The 23-year-old computer science prodigy who wants to crack contact tracing

Tech Talks

Aron Szanto co-founded the Zerobase Foundation with the goal of containing COVID-19 — in a way that respects individuals’ privacy

Aron Szanto

In the race to track the novel coronavirus, a 23-year-old computer science whiz has devised a unique approach that, he hopes, communities around the globe will use to curb the spread of COVID-19.

Aron Szanto, a researcher at Harvard University and an engineer at Kensho Technologies, a machine learning company in New York, co-founded the nonprofit Zerobase Foundation a little over a month ago with the goal of developing a contact tracing platform that would serve, in large part, as an alternative to contact-tracing apps that pose privacy issues for users who don’t want their every move logged by third parties.

The method is relatively low-tech. It involves distributing QR codes on pieces of paper in highly trafficked locations such as banks, pharmacies and grocery stores — where the disease is likely to spread — as well as hospitals, doctor’s offices and other medical sites, where patients who may have the virus go to get tested.

“If people are scanning the codes around their neighborhood, when one person gets infected, we can trace back and figure out who else might have been in the same place at around the same time or even a little bit after,” Szanto told Jewish Insider in a recent phone interview from his apartment in New York. “And so we’re able to do things like recommend that they self-isolate out of an abundance of caution.”

According to Szanto, the information collected by Zerobase is completely anonymous. Users can either provide their phone number when they check in or they will be alerted to a threat the next time they scan. If after two weeks — the amount of time it takes for the virus to incubate — no alarms have been raised, your information is deleted from the Zerobase system.

The approach, Szanto said, has been pilot-tested in a small town outside the German city of Cologne — and a paper from the Max Planck Institute found that QR check-ins could help inform containment measures — but it has yet to be deployed on a mass scale.

Still, Szanto believes that the Zerobase contact tracing method will be particularly effective in rural communities, where the disease has yet to crest and where advanced technologies may be scarce. 

“The whole point of this is that it is accessible to anyone with nothing more than a computer and a printer,” he averred.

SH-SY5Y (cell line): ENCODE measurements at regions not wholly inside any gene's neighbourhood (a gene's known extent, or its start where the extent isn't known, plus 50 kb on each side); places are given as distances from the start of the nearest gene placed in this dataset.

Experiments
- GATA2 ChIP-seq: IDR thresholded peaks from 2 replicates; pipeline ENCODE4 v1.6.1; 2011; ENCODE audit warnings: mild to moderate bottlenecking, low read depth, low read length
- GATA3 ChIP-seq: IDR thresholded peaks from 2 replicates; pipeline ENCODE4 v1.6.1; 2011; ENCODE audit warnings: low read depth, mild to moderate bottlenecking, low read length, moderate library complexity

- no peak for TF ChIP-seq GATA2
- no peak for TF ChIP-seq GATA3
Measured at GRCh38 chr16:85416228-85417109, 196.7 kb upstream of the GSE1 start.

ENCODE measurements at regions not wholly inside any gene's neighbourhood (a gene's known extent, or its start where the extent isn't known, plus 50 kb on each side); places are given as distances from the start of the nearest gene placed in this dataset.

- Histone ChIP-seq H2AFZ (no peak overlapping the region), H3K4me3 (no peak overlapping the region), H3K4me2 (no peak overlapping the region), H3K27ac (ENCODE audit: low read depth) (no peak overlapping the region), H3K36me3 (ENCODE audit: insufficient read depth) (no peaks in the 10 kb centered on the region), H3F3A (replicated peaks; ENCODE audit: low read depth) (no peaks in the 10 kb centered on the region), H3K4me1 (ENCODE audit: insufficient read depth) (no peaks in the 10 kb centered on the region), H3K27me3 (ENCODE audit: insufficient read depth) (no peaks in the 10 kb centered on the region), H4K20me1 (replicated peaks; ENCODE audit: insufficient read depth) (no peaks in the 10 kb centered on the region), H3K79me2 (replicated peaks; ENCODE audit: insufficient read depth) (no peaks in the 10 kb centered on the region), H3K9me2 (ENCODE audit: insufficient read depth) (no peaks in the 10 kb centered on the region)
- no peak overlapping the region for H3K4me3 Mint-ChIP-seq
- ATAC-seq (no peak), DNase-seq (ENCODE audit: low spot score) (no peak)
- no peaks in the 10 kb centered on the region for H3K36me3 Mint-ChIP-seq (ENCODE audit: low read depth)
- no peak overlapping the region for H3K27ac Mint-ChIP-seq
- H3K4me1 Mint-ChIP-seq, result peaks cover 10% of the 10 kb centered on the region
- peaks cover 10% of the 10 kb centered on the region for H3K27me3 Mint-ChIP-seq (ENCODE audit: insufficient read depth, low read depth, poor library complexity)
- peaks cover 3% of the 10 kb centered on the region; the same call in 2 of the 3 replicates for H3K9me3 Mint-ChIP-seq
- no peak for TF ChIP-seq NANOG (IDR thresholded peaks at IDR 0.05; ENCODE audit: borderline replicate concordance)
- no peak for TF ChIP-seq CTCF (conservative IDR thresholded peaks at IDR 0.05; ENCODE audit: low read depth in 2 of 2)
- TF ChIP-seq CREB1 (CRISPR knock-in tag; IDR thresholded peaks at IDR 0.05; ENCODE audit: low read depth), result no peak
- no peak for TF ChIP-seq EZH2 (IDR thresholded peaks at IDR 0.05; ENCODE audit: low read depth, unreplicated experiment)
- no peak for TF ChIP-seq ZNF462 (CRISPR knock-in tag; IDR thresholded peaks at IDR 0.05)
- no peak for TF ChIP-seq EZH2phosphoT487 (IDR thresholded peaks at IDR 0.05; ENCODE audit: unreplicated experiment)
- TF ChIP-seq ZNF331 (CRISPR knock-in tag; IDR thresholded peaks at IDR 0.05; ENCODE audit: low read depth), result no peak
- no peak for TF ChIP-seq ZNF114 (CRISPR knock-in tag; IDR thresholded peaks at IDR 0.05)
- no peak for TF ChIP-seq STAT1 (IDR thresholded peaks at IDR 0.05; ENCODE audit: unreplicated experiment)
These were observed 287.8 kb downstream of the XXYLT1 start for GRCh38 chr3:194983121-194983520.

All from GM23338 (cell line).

Zerobase — whose name is a playful reference to a database that contains no sensitive identifying information — has been in talks with communities in New Jersey, Ohio, Texas, Colorado, Massachusetts, Germany, Ireland and Slovakia, as well as a couple of African countries, according to Szanto.

The approach used by Zerobase is in many ways more effective than app-based, digital contact tracing, Szanto believes, because it does not rely on users self-reporting that they have tested positive. 

Szanto also contends that QR codes save time relative to the manual contact tracing conducted by public health officials, though he hastens to add that his nonprofit is not out to replace such work. “We’re trying to give them superpowers,” he said.

Some experts agree that Zerobase’s approach could yield fruit. “It does not require people to install any app and thus is more likely to be used by everyone in a community, not only the tech savvy,” Manuel Gomez-Rodriguez, an author of the Max Planck Institute study, told JI in an email. 

The New England Complex Systems Institute supports the effort. Blake Elias, a researcher at the think tank, has been involved with Zerobase for several weeks. There are many advantages to QR check-ins, he told JI. “You don’t need a phone that supports Bluetooth,” he said, referring to the wireless technology that apps use to identify who has crossed paths with whom. 

“This makes Zerobase more accessible for communities which have older or less-advanced mobile devices,” Elias said, “especially lower-income and older populations — the groups which are most at-risk right now.”

Still, Frank Dignum, a professor in the department of computer science at Umeå University in Sweden and an expert on contact tracing, is skeptical. 

For one thing, he said, because the check-ins are based on voluntary use, it’s unlikely that many people will opt in. “So, my first impression is that it will be good for privacy,” he told JI, “but probably not very effective.”

Despite Dignum’s doubts, the nonprofit has grown considerably over the past month or so, having amassed around 170 volunteers. It has partnered with institutions like Harvard and companies such as Amazon, which, Szanto said, has provided free cloud computing services. 

For his part, Szanto — whose work, until a couple of weeks ago, was primarily focused on misinformation and the spread of fake news throughout social networks — believes that Zerobase is the best avenue through which he can do his part to take on the coronavirus and flatten the curve.

He makes no claim that his approach represents any sort of panacea. 
“The secret is that no one solution is going to be the solution,” he said. “Zerobase is building just one of the many vital components of this eventual constellation of solutions that are going to get us out of this mess.”

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